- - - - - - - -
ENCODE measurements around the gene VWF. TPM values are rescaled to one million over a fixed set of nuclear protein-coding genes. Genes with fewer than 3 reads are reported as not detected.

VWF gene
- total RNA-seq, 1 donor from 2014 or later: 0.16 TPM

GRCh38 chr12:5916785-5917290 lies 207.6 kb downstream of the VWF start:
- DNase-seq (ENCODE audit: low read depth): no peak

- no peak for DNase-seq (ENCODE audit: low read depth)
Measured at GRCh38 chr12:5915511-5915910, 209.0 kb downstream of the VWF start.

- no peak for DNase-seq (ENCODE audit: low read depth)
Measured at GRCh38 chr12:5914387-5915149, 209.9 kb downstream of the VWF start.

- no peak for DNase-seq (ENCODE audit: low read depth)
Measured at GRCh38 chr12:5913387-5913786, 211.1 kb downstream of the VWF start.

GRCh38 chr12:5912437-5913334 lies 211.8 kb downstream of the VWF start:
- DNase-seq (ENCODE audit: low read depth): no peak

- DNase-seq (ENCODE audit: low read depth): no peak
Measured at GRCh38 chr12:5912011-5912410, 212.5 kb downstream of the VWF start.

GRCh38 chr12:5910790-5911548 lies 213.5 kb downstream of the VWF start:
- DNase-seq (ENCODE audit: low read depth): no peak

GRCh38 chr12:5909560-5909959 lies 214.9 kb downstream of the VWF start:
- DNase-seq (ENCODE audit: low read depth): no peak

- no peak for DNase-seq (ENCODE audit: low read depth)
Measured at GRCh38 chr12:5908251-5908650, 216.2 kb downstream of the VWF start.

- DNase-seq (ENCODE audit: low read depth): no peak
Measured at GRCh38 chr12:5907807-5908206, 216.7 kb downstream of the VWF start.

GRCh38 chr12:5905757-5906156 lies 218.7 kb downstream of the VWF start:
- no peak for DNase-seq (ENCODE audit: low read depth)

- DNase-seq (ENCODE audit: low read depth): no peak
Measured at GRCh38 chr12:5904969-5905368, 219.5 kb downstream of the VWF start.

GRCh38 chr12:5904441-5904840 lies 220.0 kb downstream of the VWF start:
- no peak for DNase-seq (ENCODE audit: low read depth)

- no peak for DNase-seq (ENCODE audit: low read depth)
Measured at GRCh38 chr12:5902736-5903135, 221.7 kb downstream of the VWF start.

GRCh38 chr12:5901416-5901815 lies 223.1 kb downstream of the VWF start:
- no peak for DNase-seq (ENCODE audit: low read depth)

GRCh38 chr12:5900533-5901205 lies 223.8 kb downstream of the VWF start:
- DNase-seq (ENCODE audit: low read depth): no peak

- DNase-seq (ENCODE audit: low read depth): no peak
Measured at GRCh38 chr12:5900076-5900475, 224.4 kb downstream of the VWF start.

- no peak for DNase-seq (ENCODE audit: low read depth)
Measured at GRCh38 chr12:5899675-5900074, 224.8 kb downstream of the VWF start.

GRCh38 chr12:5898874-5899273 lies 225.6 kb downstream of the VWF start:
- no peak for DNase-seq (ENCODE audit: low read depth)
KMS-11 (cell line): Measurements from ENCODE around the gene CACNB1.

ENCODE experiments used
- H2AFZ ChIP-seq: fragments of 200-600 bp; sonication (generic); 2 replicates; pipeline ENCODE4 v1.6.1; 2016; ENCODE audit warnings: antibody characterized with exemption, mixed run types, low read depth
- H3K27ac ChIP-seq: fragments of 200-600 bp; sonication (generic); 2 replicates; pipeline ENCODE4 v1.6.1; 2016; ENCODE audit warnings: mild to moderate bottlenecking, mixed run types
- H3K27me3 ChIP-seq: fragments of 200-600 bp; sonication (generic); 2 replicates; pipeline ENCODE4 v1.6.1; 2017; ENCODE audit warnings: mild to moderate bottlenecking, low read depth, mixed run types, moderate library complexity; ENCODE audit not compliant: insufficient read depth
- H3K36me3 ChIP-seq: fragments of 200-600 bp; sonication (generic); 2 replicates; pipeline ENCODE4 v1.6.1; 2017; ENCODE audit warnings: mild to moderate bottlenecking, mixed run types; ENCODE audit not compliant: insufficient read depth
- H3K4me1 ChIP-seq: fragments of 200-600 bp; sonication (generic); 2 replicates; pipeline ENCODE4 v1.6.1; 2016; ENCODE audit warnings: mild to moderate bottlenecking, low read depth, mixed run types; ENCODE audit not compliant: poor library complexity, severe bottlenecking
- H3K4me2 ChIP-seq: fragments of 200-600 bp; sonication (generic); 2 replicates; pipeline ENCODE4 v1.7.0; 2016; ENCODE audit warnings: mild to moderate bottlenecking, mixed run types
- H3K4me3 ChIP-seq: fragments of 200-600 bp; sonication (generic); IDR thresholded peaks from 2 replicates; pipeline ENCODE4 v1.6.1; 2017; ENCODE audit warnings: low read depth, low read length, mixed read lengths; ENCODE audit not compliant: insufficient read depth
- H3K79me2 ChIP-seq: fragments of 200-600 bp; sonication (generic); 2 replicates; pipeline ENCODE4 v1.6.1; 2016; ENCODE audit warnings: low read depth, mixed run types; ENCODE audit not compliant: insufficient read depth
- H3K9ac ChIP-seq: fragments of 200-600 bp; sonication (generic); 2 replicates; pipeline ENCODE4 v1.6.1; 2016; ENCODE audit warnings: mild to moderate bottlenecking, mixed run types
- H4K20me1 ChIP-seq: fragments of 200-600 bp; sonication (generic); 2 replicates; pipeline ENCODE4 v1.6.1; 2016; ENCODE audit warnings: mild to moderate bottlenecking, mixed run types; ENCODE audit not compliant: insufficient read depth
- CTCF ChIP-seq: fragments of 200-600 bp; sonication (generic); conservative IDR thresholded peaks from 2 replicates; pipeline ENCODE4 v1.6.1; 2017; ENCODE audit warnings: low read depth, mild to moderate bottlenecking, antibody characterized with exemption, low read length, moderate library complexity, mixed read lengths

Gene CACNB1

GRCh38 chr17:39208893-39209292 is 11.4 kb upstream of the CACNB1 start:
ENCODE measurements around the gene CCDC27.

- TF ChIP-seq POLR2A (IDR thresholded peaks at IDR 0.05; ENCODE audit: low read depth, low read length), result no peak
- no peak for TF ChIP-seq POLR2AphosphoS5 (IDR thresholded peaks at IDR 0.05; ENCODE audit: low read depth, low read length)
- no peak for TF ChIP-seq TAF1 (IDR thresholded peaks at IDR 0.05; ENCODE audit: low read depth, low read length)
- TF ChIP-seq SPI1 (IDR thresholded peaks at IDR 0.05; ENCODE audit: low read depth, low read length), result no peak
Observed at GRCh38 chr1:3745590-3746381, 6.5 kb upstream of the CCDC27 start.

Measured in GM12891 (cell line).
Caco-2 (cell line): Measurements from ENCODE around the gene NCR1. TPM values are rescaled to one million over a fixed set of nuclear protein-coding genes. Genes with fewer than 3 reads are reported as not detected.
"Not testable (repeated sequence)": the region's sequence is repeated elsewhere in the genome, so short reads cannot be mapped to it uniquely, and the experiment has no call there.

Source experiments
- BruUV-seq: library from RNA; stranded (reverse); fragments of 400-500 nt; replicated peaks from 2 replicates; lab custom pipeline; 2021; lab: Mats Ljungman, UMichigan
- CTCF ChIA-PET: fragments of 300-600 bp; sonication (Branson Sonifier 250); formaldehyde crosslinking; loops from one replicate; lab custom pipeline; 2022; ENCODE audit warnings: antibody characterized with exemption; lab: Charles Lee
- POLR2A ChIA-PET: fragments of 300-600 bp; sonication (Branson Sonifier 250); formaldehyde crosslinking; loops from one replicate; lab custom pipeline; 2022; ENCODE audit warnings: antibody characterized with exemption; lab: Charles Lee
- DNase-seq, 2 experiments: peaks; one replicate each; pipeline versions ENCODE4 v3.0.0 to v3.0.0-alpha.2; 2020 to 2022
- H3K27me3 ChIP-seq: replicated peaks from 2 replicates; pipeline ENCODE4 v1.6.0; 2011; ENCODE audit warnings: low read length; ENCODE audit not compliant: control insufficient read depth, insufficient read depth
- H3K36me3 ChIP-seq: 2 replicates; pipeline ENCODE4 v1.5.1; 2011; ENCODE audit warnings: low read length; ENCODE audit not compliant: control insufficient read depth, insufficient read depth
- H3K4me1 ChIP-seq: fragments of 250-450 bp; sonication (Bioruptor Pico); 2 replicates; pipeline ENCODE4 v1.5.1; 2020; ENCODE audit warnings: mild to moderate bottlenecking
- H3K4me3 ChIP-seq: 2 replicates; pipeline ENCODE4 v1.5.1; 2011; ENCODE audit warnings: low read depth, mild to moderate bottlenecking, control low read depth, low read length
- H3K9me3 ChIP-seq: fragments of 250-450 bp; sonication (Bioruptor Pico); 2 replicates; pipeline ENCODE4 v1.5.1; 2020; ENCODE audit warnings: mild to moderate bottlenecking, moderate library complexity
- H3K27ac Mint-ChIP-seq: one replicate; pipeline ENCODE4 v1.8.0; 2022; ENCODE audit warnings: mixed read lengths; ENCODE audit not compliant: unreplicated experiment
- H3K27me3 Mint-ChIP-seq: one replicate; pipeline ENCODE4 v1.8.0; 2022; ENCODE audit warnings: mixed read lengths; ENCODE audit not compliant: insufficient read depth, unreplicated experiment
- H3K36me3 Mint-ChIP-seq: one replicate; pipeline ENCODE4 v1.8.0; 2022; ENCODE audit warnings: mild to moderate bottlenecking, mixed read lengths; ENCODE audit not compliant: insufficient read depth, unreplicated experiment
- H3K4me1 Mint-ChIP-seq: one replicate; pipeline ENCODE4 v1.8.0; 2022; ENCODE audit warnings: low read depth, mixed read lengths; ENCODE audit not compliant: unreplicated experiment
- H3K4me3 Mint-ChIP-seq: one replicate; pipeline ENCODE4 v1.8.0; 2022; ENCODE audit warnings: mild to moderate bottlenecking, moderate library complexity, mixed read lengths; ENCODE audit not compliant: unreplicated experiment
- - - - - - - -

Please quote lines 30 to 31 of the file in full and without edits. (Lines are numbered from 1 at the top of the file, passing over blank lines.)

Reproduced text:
- no peak for DNase-seq (ENCODE audit: low read depth)
Measured at GRCh38 chr12:5902736-5903135, 221.7 kb downstream of the VWF start.